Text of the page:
During our conversations, Aung San Suu Kyi would often emphasize how you cannot separate the political from the spiritual. At the root of both she would say is “human dignity and human freedom.” She helped me to understand humans in context: that we are in relationship all the time—to society, to culture, to politics, to everyday life. She revealed a revolutionary secular dharma that dealt with how to find liberation through living, outwardly and inwardly at the same time. “Love is an action,” she would say. “It is not a state of mind alone.” Just as generosity is an action, so too is lovingkindness.
Why do we imagine that generosity is successful to the extent that one merely thinks about being generous? You can sit there on your meditation cushion for eight hours a day during a ten-day retreat saying to yourself, “May I be generous,” and meanwhile, all around you, there are beggars living with their hands out for food. And you go on saying to yourself, “May I be generous.” Obviously, you become generous by getting up, going outside and giving something to a real beggar. Being generous in “real life” develops generosity, unlike simply fantasizing about being generous. In the same way, love is an action. You’ve got to get up off your seat to express it. Otherwise it’s fantasy metta.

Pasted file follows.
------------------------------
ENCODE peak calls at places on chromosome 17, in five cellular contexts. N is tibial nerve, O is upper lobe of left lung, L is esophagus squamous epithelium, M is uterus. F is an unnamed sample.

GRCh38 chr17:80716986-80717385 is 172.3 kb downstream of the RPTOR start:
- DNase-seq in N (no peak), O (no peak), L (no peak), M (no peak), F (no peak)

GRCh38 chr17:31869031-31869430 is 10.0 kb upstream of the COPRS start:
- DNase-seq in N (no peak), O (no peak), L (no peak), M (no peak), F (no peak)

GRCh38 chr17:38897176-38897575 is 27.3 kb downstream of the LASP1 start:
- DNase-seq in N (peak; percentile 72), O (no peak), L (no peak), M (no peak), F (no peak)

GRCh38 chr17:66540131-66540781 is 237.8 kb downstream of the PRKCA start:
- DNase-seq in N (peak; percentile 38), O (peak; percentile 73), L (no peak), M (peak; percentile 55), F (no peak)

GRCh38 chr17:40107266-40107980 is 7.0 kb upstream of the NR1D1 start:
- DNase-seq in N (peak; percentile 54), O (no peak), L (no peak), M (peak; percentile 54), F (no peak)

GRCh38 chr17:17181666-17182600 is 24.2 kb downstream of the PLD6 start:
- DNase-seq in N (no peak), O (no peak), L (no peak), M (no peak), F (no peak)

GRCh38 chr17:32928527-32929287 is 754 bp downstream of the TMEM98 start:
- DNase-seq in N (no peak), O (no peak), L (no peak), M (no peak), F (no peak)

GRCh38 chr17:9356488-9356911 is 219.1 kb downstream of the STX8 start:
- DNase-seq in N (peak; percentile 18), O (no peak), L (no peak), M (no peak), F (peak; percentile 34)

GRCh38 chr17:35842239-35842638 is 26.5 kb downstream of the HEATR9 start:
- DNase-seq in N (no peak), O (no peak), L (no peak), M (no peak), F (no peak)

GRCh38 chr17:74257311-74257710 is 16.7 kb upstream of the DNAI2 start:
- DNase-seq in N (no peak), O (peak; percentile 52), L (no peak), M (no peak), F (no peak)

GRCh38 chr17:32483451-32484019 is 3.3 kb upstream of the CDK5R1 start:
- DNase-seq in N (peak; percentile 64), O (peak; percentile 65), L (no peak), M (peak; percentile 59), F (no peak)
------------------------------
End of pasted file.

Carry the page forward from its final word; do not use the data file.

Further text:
IM: So you went from focusing on individual liberation through meditation to feeling that true liberation is generated in the marketplace or in the political field, by what you confront and how you confront it. Is that what you’re calling World Dharma?
AC: World Dharma is about making one’s life one’s art—finding liberation through living creatively, passionately, wherever and with whomever we find ourselves, without distinction. In other words, I am my relationships. It’s what Archbishop Desmond Tutu calls ubuntu. He says, “A person becomes a person through other persons. What elevates you elevates me, and what denigrates you denigrates me.” It’s all about interrelatedness.